Wednesday, August 30, 2017

Carbon Monoxide (CO) Poisoning Prevention

When power outages occur after severe weather (such as severe storms, hurricanes or tornadoes), using alternative sources of power can cause carbon monoxide (CO) to build up in a home and poison the people and animals inside. 

Every year, at least 430 people die in the U. S. from accidental CO poisoning. Approximately 50,000 people in the U.S. visit the emergency department each year due to accidental CO poisoning. There are steps you can take to help protect yourself and your household from CO poisoning. Change the batteries in your CO detector every six months. If you don’t have a battery-powered or battery back-up CO detector, buy one soon.

CO is found in fumes produced by portable generators, stoves, lanterns, and gas ranges, or by burning charcoal and wood. CO from these sources can build up in enclosed or partially enclosed spaces. People and animals in these spaces can be poisoned and can die from breathing CO.

CO poisoning is entirely preventable. Protect yourself and your family by acting wisely in case of a power outage and learning the symptoms of CO poisoning.


How to Recognize CO Poisoning

The most common symptoms of CO poisoning are headache, dizziness, weakness, nausea, vomiting, chest pain, and confusion. People who are sleeping or who have been drinking alcohol can die from CO poisoning before ever having symptoms.

CO Poisoning Prevention Tips

  • Never leave the motor running in a vehicle parked in an enclosed or partially enclosed space, such as a garage.
  • Never run a generator, pressure washer, or any gasoline-powered engine inside a basement, garage, or other enclosed structure, even if the doors or windows are open, unless the equipment is professionally installed and vented. Keep vents and flues free of debris, especially if winds are high. Flying debris can block ventilation lines.
  • Never run a motor vehicle, generator, pressure washer, or any gasoline-powered engine less than 20 feet from an open window, door, or vent where exhaust can vent into an enclosed area.
  • Never use a charcoal grill, hibachi, lantern, or portable camping stove inside a home, tent, or camper.
  • If conditions are too hot, seek shelter with friends or at a community shelter.
  • If CO poisoning is suspected, consult a health care professional right away.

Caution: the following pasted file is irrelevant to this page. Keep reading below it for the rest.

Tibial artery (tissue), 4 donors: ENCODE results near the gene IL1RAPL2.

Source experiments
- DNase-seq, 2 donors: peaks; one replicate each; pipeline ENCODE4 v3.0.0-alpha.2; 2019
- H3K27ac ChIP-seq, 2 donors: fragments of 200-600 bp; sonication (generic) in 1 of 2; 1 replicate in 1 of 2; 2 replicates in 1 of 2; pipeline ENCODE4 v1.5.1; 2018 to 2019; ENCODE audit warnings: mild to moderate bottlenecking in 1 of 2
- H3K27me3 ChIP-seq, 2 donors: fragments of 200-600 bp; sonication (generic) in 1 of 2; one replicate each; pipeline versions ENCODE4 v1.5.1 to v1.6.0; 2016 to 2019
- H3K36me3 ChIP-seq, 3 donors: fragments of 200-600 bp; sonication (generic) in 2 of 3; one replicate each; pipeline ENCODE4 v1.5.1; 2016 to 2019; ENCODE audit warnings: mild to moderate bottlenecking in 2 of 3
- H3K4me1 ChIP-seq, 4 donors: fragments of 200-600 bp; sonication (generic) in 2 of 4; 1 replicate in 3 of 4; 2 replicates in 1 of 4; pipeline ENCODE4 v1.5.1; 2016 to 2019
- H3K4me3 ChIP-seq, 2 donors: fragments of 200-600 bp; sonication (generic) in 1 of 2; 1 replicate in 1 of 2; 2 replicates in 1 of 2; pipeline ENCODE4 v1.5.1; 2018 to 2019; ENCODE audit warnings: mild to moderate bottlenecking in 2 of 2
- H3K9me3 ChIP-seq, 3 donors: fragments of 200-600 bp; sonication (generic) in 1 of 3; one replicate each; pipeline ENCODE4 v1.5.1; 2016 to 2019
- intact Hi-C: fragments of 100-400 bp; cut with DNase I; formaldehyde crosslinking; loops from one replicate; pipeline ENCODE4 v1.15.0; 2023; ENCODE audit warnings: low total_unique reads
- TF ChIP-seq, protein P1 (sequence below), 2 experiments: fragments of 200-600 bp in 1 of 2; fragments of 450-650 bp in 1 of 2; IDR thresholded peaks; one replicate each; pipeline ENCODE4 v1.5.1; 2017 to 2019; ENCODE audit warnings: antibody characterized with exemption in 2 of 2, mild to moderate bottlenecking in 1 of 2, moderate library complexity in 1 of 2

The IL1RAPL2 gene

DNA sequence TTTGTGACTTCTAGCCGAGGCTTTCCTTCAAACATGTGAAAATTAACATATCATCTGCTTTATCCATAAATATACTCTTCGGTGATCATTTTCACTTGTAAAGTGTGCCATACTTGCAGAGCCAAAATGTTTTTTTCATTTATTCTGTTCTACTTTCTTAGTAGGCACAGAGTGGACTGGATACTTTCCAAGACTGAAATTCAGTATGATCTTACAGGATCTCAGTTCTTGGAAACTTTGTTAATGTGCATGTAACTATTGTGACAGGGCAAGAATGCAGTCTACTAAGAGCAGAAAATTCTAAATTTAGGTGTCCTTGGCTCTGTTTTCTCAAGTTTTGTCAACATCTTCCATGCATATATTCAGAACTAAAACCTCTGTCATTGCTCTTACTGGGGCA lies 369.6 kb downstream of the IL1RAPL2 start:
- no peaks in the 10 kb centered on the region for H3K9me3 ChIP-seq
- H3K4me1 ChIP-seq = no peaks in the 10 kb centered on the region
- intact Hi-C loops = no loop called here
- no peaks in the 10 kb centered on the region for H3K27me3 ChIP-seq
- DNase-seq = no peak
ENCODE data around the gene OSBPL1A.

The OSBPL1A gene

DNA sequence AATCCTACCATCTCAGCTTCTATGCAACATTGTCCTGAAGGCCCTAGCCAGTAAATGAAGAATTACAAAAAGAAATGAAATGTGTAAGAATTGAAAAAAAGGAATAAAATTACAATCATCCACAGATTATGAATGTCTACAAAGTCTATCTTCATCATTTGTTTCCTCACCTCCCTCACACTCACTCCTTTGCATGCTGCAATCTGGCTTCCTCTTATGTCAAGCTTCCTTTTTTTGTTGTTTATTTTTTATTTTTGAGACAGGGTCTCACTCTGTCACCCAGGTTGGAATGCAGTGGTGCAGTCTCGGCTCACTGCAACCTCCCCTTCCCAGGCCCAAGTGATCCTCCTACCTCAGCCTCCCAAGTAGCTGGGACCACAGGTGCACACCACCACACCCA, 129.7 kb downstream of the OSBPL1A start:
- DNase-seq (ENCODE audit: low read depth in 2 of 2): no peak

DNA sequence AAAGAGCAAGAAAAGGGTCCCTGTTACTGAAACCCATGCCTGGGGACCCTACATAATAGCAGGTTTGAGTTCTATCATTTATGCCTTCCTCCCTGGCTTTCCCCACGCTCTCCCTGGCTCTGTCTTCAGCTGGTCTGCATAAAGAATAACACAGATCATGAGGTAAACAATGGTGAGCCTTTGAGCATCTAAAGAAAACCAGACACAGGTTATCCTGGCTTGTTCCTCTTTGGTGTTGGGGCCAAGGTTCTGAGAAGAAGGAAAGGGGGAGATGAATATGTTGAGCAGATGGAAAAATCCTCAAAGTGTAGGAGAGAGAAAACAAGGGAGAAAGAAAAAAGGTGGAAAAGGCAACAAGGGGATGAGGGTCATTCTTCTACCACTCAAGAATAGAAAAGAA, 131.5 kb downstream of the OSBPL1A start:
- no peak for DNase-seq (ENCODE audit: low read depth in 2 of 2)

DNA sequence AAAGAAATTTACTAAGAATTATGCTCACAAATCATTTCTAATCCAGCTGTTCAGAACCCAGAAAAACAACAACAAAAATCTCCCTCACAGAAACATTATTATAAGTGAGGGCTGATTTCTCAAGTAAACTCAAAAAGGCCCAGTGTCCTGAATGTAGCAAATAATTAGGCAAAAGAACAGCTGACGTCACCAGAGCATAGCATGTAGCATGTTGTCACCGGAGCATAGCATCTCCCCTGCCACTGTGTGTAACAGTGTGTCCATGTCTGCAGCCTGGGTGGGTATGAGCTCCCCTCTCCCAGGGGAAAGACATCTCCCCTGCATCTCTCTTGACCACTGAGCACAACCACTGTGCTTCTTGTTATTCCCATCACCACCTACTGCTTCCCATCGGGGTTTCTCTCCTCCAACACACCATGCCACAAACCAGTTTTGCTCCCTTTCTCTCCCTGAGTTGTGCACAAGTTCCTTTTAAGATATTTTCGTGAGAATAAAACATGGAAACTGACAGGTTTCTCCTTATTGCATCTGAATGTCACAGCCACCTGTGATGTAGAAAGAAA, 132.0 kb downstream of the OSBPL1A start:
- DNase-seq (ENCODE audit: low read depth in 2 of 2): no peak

CO poisoning is entirely preventable. You can protect yourself and your family by acting wisely in case of a power outage and learning the symptoms of CO poisoning.
For more information, please visit the Carbon Monoxide Poisoning website. 

The original article can be found on the Center for Disease Control and Prevention's website at

Monday, August 7, 2017

URAC Public Comment Period

URAC is pleased to present draft lists of proposed performance measures under
consideration for addition to the Health Plan Accreditation program, Pharmacy Suite of Products (Community Pharmacy, Drug Therapy Management, Pharmacy Benefits Management, Specialty Pharmacy and Mail Service Pharmacy), and the Telehealth Accreditation program for your review and feedback. URAC invites you to review these proposed measures and share your comments and recommendations with them during their public comment period, which begins July 18, 2017 and ends on August 31, 2017. Click the links below to view the measures and submit comments.

URAC regularly reviews and revises its measures to consistently align with current market needs, government regulations, and industry trends. By doing so, URAC demonstrates commitment to measuring and reporting on performance to offer greater transparency and increase consumer empowerment.

The American Association of Managed Care Nurses would like to encourage you to review the URAC programs under revision and give constructive comments. You do have a voice in healthcare and its standards, so let it be known!